Japan Earthquake: Two Years Later


Guji Yamamoto of the Tsubaki Grand Shrine conducts a memorial ceremony at the site of a Tsubaki member's demolished home. June 2011.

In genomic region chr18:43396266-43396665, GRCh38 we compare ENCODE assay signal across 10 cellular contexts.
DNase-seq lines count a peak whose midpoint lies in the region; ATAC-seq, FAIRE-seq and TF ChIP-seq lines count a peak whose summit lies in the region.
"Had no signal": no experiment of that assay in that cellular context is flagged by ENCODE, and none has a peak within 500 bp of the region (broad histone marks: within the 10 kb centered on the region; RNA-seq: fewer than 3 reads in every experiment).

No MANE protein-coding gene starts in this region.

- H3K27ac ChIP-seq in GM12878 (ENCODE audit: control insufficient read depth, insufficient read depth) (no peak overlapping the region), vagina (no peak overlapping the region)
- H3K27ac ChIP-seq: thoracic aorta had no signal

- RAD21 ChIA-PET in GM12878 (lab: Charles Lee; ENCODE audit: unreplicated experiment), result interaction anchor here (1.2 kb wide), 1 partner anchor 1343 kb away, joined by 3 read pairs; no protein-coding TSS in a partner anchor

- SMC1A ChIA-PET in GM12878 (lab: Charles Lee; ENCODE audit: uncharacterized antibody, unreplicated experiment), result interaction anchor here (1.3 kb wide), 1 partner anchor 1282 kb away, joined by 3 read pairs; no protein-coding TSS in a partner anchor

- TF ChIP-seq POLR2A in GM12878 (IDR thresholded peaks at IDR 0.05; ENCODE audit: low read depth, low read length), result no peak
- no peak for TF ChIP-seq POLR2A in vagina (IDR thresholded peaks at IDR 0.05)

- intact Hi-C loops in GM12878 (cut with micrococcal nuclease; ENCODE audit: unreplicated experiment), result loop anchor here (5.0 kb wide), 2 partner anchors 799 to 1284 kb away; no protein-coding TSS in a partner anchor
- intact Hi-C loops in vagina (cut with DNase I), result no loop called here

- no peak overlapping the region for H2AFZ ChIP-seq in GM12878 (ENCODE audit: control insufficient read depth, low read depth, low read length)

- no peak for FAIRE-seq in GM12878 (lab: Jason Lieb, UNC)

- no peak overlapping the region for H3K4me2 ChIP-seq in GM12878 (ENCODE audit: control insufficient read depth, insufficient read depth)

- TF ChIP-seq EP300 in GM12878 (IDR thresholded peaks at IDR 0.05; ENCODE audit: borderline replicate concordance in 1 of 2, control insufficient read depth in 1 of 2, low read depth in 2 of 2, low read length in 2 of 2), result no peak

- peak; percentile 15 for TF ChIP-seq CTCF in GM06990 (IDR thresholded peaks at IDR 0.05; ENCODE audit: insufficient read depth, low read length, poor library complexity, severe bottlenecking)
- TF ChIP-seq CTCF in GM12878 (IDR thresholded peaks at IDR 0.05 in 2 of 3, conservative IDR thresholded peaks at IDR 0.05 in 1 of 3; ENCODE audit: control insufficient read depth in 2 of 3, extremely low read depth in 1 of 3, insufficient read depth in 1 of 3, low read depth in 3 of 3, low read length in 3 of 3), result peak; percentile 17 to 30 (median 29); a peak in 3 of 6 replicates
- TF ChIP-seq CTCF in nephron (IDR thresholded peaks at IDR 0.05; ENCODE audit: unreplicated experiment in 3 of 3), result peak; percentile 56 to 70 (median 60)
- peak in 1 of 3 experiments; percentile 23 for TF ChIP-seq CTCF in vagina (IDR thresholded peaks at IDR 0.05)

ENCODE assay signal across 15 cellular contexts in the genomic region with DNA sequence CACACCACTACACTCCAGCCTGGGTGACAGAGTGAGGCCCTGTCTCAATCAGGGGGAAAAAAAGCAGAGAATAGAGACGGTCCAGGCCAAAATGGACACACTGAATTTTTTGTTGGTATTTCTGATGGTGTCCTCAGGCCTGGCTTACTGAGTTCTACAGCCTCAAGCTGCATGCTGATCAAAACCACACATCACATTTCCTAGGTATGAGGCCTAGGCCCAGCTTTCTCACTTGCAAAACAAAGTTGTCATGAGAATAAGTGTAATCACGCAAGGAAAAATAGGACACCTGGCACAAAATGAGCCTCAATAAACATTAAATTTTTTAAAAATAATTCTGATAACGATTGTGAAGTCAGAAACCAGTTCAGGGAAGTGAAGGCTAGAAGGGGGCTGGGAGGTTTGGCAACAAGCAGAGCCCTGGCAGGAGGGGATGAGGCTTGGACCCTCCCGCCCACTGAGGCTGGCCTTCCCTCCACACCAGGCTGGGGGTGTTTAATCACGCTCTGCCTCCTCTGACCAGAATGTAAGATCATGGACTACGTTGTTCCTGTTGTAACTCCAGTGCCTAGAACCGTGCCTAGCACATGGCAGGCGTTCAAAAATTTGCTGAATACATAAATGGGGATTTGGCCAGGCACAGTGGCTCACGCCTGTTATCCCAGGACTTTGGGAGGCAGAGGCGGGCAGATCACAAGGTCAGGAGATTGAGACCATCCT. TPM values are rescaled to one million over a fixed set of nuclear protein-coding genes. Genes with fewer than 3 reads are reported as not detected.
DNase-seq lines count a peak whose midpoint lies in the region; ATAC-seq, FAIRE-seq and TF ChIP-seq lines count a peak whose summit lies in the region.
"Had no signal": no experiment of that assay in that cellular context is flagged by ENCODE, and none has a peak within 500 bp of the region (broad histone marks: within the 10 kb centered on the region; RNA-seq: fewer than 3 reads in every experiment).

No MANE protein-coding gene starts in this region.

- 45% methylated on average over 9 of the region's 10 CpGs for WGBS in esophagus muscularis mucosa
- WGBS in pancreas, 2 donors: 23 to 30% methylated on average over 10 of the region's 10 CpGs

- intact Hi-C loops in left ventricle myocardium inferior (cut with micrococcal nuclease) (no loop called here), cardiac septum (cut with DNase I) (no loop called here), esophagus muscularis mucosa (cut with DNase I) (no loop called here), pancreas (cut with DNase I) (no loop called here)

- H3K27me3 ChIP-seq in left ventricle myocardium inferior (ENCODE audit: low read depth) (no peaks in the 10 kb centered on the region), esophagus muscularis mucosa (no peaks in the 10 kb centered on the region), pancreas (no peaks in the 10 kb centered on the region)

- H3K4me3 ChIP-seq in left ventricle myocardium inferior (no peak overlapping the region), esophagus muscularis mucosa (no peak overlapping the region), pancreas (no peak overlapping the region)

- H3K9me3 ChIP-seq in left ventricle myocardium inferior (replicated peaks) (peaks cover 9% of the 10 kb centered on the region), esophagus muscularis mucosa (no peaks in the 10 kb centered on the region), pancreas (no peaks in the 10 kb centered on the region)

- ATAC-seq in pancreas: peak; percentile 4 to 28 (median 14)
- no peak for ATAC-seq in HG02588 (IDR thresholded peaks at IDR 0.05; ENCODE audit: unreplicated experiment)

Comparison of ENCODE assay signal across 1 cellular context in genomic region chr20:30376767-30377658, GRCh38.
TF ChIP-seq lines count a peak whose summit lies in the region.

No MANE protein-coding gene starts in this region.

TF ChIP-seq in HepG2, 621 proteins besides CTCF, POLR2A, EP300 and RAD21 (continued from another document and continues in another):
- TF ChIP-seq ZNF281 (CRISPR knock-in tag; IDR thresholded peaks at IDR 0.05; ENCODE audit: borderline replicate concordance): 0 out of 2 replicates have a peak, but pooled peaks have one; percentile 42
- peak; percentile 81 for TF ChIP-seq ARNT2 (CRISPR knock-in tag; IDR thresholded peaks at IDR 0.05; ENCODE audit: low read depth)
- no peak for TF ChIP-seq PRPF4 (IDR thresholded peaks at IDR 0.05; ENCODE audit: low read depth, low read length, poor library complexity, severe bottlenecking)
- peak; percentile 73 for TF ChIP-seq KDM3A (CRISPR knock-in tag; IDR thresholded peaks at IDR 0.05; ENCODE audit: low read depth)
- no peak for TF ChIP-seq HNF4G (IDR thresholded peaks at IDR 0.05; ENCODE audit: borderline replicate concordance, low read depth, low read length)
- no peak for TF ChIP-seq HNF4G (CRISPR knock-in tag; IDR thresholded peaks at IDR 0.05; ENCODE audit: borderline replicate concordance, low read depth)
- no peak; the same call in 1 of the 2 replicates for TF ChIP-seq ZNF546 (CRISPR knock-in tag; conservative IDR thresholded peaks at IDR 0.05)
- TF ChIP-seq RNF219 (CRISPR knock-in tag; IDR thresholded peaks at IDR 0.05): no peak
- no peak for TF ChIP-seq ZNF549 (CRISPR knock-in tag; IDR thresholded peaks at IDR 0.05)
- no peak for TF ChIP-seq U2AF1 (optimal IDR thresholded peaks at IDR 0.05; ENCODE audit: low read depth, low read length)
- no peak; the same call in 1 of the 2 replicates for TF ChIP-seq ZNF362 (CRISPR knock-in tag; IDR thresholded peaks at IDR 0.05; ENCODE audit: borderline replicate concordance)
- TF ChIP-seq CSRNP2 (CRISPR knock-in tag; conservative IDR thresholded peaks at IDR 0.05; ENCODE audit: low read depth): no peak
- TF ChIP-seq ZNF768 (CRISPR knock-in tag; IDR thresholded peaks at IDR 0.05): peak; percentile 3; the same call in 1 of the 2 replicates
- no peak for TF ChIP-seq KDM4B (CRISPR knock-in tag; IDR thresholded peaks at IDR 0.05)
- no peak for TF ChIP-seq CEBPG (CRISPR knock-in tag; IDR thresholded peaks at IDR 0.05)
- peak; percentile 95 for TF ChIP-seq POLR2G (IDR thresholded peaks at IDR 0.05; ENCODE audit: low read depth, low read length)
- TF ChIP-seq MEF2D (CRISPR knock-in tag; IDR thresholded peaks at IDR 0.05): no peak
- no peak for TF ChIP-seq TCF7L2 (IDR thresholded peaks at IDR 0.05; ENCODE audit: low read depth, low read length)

Today is the second anniversary of the devastating earthquake and tsunami that hit northeastern Japan on March 11, 2011. The massive destruction and loss of human life was compounded by the threat of radiation from four damaged nuclear reactors. Two years later, reconstruction is still uncertain in many areas hit by the disaster because of the dangerous radiation levels. Unitarian Universalists gave very generously to a joint UUA-UUSC emergency relief account, eventually donating over $560,000, of which the UUA granted half to historic faith partners in Japan carrying out relief and UUSC granted to Japanese social organization focusing with women and immigrant workers. The UUA supported historic faith partners,the Tsubaki Grand Shrine, Konko-kyo, Rissho Kosei-kai and the Dojin Universalist Church in their relief efforts which combined spiritual and tangible assistance to their constituencies in Sendai. This support quickly provided relief supplies, made it possible for worship halls to serve as community emergency centers, and provided trucks to reach isolated people. Later UUA support helped to rebuild sanctuaries and worship centers devastated by the Earthquake. Most recently, support has gone to Rissho Kosei-kai’s long term recovery support work installing radiation indicators in the Fukushima area, and portable radio-scopes for their Fukushima Division office. Throughout this partnership work the deepest appreciation expressed by our partners has been for our solidarity and care – a priceless contribution as every one of us knows from our own experiences of crisis and tragedy. The UUSC focus on marginalized groups in disasters led it to develop programs with immigrant workers in Japan with an emphasis on non-Japanese speaking immigrants, including the high number of non-Japanese women married to men from the northeast. These included immigrant run multi- lingual radio programs with call in shows to provide information, advice and support to those isolated by language, and establishing a multi-cultural, multi-lingual community support center in MinamiSanriku run by immigrants and Japanese. This provided legal aid, volunteer coordination, support services and communal dining. UUSC also helped establish a multi-lingual domestic violence hotline providing immigrant women with a range of supports and connections to available services. Finally, UUSC worked with a network of women’s groups to “engender” Japan’s national disaster response.